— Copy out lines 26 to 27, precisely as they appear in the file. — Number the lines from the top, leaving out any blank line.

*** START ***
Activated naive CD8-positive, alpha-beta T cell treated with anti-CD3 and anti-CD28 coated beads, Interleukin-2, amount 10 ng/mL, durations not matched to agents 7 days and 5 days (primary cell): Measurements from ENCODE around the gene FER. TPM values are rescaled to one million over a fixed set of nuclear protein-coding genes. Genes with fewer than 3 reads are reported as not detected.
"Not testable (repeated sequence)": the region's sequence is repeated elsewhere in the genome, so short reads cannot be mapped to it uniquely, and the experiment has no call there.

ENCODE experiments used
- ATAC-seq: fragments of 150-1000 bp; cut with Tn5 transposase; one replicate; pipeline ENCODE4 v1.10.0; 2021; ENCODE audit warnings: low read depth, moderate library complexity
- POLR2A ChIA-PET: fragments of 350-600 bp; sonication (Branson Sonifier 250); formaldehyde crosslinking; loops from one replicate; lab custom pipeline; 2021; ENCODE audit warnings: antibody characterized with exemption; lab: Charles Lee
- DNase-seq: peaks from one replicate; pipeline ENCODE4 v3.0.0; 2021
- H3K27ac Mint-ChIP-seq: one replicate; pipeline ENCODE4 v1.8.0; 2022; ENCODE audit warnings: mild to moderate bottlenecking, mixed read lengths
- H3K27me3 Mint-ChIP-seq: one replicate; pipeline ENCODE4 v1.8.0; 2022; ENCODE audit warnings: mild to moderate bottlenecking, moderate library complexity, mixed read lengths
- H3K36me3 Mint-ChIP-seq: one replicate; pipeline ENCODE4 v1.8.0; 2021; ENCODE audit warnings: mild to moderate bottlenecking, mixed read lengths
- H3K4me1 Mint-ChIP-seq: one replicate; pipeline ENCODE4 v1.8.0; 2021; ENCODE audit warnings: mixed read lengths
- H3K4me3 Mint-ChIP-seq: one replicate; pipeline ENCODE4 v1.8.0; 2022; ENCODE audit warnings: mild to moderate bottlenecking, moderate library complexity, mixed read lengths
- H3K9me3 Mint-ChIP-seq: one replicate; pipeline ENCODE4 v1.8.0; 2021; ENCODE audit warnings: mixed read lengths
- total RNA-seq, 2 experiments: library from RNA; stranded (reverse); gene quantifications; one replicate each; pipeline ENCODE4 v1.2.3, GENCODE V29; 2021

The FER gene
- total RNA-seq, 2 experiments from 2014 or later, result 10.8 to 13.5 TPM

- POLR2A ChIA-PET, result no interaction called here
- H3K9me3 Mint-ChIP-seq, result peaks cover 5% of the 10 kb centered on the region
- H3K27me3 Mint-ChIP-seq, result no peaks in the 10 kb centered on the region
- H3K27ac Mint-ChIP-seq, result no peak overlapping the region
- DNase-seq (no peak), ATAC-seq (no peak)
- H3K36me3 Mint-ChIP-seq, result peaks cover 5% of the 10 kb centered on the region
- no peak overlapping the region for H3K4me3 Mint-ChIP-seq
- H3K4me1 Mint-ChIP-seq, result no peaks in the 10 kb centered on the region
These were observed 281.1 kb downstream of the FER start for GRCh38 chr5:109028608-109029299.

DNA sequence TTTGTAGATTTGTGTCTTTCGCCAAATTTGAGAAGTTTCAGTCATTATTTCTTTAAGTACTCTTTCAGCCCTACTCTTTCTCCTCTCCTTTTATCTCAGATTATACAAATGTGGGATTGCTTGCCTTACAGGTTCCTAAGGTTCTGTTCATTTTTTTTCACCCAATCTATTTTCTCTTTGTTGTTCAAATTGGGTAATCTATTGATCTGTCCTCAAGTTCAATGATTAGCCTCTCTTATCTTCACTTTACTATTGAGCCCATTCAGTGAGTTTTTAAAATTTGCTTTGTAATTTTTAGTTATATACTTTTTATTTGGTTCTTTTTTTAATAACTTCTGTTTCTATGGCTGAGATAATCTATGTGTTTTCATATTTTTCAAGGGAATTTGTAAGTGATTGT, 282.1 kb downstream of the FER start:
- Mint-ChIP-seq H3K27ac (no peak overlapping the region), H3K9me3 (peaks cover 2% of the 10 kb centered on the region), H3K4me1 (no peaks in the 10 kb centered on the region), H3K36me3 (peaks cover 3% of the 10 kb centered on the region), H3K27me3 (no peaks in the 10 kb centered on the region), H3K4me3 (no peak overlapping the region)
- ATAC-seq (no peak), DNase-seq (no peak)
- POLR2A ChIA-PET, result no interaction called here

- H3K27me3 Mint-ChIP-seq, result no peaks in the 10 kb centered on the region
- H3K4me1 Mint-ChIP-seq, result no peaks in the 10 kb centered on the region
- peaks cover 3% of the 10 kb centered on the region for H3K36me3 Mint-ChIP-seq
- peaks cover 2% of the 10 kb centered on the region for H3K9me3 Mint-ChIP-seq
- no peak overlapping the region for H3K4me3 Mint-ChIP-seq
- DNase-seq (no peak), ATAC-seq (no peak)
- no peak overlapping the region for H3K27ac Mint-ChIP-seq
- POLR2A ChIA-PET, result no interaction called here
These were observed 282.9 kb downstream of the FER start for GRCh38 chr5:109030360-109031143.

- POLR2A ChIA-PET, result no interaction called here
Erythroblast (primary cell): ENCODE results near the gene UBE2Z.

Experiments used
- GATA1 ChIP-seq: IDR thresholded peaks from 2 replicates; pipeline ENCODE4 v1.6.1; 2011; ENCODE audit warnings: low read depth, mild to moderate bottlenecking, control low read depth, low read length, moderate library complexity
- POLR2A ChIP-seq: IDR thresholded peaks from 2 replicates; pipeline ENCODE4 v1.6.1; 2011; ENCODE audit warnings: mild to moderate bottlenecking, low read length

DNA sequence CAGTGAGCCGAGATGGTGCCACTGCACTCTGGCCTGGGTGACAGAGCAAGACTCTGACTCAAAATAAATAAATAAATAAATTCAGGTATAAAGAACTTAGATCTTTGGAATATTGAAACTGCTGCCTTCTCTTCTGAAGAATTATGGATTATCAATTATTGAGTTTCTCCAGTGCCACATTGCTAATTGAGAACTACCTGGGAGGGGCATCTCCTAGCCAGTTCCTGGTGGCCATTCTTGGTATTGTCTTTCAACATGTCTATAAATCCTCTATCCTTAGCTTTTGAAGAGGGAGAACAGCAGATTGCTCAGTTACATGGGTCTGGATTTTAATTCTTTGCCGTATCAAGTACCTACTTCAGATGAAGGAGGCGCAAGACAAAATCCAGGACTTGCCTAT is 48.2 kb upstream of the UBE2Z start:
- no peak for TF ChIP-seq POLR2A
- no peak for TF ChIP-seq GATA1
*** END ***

- Mint-ChIP-seq H3K27ac (no peak overlapping the region), H3K9me3 (peaks cover 2% of the 10 kb centered on the region), H3K4me1 (no peaks in the 10 kb centered on the region), H3K36me3 (peaks cover 3% of the 10 kb centered on the region), H3K27me3 (no peaks in the 10 kb centered on the region), H3K4me3 (no peak overlapping the region)
- ATAC-seq (no peak), DNase-seq (no peak)